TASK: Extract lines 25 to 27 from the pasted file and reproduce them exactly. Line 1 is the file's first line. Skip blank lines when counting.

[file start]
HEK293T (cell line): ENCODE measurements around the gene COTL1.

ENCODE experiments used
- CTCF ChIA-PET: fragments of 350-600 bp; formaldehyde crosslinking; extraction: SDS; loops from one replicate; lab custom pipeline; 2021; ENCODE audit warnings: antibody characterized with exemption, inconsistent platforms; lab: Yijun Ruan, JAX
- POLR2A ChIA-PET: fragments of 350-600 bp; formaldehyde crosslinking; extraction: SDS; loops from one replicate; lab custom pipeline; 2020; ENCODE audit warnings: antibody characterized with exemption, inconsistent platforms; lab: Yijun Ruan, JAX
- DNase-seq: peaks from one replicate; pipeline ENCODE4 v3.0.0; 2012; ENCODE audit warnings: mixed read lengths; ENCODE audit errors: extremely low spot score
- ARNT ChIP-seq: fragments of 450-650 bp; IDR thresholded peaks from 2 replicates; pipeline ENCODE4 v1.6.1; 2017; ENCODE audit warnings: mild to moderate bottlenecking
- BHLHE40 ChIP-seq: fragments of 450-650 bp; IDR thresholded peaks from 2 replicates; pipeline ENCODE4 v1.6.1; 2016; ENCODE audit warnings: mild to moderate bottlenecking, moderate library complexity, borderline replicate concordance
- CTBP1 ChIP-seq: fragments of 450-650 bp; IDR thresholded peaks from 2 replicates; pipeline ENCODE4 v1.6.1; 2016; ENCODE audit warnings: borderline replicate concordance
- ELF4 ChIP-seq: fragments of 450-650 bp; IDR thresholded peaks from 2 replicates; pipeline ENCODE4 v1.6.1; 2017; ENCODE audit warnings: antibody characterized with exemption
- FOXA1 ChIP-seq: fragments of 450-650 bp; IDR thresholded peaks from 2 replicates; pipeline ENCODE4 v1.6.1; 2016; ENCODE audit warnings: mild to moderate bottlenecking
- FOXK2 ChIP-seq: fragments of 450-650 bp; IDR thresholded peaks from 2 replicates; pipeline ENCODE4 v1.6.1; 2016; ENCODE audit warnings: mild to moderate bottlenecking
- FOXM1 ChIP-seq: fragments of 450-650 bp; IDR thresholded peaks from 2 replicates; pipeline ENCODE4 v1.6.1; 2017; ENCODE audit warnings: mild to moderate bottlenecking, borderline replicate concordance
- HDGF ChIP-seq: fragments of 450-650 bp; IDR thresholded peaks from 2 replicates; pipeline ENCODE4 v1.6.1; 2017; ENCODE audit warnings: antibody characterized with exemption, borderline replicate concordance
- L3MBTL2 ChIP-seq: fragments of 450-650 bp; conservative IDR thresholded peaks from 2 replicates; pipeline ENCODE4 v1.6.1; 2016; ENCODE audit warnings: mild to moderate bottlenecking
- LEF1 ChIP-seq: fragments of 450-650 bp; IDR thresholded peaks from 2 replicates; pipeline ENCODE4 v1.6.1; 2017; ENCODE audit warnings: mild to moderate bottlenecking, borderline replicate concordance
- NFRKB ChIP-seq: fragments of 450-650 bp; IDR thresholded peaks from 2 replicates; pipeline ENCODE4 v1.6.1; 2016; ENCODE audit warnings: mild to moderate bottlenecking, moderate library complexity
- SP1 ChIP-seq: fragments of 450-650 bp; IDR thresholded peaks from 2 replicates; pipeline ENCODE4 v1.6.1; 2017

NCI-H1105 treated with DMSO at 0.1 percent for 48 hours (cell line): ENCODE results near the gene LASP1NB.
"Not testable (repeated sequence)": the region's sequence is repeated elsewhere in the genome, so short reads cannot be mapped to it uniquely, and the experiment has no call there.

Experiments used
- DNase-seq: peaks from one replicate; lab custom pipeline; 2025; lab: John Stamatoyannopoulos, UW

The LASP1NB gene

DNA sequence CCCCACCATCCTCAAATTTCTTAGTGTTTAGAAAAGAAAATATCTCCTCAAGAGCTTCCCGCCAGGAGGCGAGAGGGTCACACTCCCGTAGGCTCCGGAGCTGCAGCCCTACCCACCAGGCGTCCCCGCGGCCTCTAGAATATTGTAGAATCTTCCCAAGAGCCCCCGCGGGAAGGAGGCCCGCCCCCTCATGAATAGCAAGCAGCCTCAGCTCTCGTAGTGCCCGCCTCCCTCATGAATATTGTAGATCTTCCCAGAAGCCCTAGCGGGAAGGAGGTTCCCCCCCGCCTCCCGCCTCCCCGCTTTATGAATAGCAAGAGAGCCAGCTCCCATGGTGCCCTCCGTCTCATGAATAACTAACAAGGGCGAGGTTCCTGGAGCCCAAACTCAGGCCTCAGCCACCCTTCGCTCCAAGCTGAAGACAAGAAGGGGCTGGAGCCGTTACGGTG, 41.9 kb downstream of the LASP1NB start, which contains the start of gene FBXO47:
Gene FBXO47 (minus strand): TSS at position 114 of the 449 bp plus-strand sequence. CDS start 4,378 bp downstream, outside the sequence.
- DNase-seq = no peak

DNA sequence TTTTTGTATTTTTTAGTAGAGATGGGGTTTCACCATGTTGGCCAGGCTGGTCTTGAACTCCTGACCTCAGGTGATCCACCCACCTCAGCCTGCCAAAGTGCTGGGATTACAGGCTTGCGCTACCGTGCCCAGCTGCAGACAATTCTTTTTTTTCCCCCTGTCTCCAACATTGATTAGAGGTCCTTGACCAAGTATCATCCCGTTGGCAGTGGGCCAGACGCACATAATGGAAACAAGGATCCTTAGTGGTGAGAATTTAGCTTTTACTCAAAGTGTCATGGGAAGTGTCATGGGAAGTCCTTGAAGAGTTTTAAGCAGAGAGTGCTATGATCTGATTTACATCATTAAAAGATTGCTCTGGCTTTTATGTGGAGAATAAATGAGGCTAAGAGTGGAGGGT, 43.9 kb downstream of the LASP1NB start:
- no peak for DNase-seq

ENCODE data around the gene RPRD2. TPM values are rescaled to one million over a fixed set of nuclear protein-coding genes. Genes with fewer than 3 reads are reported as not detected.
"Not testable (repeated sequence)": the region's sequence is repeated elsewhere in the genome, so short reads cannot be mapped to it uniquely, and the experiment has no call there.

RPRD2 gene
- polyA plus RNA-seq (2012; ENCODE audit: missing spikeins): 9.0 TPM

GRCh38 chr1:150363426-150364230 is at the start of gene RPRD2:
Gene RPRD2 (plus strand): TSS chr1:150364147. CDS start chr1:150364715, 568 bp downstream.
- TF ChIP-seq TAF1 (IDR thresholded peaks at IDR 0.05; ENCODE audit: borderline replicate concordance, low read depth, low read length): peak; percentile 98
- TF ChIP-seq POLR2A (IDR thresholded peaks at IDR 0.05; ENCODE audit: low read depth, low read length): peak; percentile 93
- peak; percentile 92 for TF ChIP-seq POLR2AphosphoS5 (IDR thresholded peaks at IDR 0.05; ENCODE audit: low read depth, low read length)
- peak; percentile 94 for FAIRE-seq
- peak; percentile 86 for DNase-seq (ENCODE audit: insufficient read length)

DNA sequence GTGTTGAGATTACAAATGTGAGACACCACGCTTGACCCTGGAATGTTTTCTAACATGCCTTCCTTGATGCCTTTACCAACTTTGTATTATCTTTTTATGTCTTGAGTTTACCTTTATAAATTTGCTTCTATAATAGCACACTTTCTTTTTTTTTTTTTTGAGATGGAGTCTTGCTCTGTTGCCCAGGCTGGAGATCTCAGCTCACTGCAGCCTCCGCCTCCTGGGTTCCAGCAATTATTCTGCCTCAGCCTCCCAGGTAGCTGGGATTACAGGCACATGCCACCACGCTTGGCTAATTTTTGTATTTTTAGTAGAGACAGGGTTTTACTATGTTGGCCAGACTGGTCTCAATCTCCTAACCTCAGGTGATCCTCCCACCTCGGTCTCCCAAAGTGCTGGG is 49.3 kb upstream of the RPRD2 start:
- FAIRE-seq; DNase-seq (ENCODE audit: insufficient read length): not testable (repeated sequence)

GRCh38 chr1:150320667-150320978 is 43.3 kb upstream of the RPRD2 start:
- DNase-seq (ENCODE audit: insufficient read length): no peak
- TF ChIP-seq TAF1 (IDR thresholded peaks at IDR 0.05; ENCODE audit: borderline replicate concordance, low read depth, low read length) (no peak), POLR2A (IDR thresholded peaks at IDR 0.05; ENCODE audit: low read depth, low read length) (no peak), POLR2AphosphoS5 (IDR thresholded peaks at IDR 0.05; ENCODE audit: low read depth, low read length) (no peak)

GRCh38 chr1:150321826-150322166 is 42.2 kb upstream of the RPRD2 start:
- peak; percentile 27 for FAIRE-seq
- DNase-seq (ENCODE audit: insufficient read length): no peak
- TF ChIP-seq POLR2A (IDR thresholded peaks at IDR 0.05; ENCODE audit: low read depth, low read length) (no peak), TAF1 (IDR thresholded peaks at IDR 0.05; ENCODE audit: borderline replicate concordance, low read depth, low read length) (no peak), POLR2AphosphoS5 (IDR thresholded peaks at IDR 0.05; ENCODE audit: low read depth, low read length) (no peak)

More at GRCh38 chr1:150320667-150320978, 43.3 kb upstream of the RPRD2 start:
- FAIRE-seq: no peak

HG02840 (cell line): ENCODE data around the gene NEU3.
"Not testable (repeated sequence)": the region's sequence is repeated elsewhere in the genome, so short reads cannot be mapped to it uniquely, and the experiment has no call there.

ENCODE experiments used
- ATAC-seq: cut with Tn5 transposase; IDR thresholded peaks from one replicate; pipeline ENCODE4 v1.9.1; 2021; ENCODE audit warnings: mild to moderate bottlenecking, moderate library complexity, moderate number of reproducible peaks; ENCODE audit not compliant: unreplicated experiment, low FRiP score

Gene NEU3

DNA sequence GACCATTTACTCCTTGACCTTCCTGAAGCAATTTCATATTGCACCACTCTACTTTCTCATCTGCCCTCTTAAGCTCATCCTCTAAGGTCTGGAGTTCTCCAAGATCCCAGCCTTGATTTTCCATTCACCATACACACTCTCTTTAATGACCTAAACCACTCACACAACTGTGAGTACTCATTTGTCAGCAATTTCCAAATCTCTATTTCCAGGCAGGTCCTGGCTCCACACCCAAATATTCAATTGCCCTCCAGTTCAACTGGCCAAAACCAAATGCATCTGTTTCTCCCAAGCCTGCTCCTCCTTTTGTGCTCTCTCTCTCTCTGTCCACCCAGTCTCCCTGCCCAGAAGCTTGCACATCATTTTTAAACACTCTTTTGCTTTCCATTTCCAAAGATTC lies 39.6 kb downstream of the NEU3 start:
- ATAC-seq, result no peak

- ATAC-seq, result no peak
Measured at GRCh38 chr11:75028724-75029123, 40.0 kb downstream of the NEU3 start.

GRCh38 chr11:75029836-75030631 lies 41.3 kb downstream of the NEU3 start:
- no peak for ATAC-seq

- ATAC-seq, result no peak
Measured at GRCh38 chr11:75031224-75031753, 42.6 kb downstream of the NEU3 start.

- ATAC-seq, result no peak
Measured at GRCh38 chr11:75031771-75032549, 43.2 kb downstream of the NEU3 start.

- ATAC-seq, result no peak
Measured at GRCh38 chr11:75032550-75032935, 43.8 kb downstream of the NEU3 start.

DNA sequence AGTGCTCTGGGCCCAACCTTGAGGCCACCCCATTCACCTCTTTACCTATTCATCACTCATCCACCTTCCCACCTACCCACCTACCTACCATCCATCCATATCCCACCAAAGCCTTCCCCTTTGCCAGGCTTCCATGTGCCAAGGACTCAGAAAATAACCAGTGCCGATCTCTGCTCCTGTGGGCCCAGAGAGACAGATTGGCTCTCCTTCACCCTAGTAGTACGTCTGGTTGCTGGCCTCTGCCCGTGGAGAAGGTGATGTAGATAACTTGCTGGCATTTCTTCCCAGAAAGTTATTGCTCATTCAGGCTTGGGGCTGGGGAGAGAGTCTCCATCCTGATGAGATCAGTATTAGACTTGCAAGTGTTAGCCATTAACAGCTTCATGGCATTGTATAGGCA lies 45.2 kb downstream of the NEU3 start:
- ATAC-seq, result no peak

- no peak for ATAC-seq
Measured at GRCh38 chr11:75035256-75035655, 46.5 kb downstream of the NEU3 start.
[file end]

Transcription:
- DNase-seq = no peak

DNA sequence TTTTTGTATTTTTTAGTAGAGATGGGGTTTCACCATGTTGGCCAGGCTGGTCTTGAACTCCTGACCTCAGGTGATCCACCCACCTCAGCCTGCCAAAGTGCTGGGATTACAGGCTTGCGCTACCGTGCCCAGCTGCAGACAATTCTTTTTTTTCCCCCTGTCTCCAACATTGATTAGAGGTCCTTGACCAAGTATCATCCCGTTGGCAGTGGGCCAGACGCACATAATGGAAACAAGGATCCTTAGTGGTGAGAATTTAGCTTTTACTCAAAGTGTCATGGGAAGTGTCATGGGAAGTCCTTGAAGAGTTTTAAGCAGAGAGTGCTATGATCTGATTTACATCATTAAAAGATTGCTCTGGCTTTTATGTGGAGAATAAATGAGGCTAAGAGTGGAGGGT, 43.9 kb downstream of the LASP1NB start:
- no peak for DNase-seq